KILDARE OPINION: The definition of a true Kildare culchie is hard to pin down

Niamh O'Donoghue gives her views

 Niamh O'Donoghue

Reporter:

Niamh O'Donoghue

Email:

niamh.odonoghue@leinsterleader.ie

KILDARE OPINION: The definition of a true Kildare culchie is hard to pin down

File photo: The Curragh

Last year I gave a friend of mine a lift to a wake in west Kildare.

We whizzed around the back roads, taking in a few shortcuts through the countryside. A self confessed townie, she was amazed at the lack of houses in the area, and branded it the “back of beyonds”.

Even though, she meant the comment in jest, it was apparent she was struck by the vastness of it. Having reached our destination, we came across two locals directing traffic down the laneway, which was lined with cars.

Once parked at the end of the procession, out we got. It was pitch black, there were no street lights. We were surrounded by fields with a few sporadic ‘moos’ emanating from dusky ditches in the silence. She flinched every time she heard a noise.

As we walked up to the house where the wake was being held, she half joked “if I was left out here, they wouldn’t find me for a week”.

The lack of a footpath and street lighting was an alien concept.

The difference between townies and country folk really resonated with me.

Kildare has such a diverse population with a real rural/urban divide.

The main towns have large population centres with those in the north of the county looking towards Dublin, and those in the south gravitating towards Carlow. The only real uniting factor which overrides all barriers is the support of the county football team.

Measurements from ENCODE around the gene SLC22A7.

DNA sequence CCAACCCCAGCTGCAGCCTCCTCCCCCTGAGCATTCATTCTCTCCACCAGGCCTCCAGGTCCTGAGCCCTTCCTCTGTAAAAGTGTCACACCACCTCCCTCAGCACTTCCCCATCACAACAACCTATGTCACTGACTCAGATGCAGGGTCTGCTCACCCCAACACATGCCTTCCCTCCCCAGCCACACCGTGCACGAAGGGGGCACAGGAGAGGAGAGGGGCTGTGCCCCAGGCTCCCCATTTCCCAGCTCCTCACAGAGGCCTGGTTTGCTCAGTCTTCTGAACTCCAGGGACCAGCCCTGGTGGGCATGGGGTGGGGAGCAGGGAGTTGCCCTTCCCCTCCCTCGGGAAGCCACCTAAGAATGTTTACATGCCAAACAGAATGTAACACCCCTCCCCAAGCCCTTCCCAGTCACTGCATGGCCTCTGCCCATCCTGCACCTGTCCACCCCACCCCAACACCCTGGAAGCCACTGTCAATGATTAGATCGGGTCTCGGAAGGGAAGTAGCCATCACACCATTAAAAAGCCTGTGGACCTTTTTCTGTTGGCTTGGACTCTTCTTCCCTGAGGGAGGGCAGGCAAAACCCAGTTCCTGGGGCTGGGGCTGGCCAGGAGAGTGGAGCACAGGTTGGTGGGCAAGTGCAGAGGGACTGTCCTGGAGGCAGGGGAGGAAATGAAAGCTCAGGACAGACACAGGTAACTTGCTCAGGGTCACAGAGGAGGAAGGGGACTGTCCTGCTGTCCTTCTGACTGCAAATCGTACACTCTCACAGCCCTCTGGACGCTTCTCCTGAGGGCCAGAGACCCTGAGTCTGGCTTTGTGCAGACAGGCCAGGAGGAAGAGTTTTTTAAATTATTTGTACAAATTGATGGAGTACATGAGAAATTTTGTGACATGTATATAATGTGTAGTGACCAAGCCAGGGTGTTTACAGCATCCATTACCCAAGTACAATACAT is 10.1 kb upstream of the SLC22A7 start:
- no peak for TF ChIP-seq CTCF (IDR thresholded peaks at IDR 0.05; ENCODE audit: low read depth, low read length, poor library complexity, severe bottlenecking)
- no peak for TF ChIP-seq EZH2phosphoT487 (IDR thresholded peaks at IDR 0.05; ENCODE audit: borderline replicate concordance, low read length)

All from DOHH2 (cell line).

People who grow up in the towns and suburbs of Kildare’s big towns are used to having facilities and therefore have different expectations. Their Dublin friends or relations would regard them as ‘culchies’.

However, if left in the wilds of Kildare on a dark winter’s evening, they couldn’t be less at home than a seal in the Sahara . In effect, there are degrees of culchieism.

Country dwellers are used to the quietness, they don’t mind dark evenings with no light pollution to enjoy the night sky. It’s not eerie or spooky.

Of course, it’s not ideal if you have to drive five or ten miles to your nearest shop or school, but if you grow up with no other option, then it doesn’t bother you.

When all is said, it’s all down to what you know.

When Taoiseach Leo Varadkar talked about cutting back on eating red meat last week, it was an innocent remark about his health.

However, it did show a lack of understanding for country people and farmers. A colleague remarked the beef industry is finding it tough at present and the timing of his comment wasn’t great for those in the industry.

While I am all for reducing the carbon footprint, and inevitably we will all have to reduce our meat intake, the farming community and the countryside needs support over the coming decades to cope with this major change.

With the policy shift towards encouraging people to live in towns, it’s hard to see to what country life will hold in the future.

While elderly people can feel isolated living in rural Ireland, that loneliness can also exist in towns.

Most rural communities look out for each other. They are places where help and support can be found in tough times. When away on holiday, locals keep on eye on your home. They offer lifts to the elderly, or check on them when they are sick.

The true Kildare culchie is a unique breed, with an affection and affiliation for the dark clear skies, country lanes, rugged boglands, the Curragh Plains and bushes laden with hazelnuts and berries in autum.